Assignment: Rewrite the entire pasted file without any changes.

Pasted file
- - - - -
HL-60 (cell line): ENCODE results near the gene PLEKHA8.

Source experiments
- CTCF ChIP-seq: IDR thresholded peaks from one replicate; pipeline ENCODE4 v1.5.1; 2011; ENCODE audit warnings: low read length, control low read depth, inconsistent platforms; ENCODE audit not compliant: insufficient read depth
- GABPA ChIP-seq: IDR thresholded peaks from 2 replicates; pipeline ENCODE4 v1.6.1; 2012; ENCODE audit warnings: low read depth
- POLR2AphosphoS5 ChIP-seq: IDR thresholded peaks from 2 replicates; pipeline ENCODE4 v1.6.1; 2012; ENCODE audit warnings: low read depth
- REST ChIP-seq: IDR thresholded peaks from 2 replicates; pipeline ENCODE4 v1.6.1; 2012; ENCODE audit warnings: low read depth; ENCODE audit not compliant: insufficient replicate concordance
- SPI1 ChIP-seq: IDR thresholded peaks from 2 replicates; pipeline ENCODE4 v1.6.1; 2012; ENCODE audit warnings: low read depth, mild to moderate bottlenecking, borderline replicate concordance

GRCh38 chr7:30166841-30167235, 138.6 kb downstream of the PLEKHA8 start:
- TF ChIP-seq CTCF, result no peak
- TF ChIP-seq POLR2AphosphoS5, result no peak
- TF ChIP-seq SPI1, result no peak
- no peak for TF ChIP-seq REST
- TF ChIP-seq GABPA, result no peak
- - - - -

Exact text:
HL-60 (cell line): ENCODE results near the gene PLEKHA8.

Source experiments
- CTCF ChIP-seq: IDR thresholded peaks from one replicate; pipeline ENCODE4 v1.5.1; 2011; ENCODE audit warnings: low read length, control low read depth, inconsistent platforms; ENCODE audit not compliant: insufficient read depth
- GABPA ChIP-seq: IDR thresholded peaks from 2 replicates; pipeline ENCODE4 v1.6.1; 2012; ENCODE audit warnings: low read depth
- POLR2AphosphoS5 ChIP-seq: IDR thresholded peaks from 2 replicates; pipeline ENCODE4 v1.6.1; 2012; ENCODE audit warnings: low read depth
- REST ChIP-seq: IDR thresholded peaks from 2 replicates; pipeline ENCODE4 v1.6.1; 2012; ENCODE audit warnings: low read depth; ENCODE audit not compliant: insufficient replicate concordance
- SPI1 ChIP-seq: IDR thresholded peaks from 2 replicates; pipeline ENCODE4 v1.6.1; 2012; ENCODE audit warnings: low read depth, mild to moderate bottlenecking, borderline replicate concordance

GRCh38 chr7:30166841-30167235, 138.6 kb downstream of the PLEKHA8 start:
- TF ChIP-seq CTCF, result no peak
- TF ChIP-seq POLR2AphosphoS5, result no peak
- TF ChIP-seq SPI1, result no peak
- no peak for TF ChIP-seq REST
- TF ChIP-seq GABPA, result no peak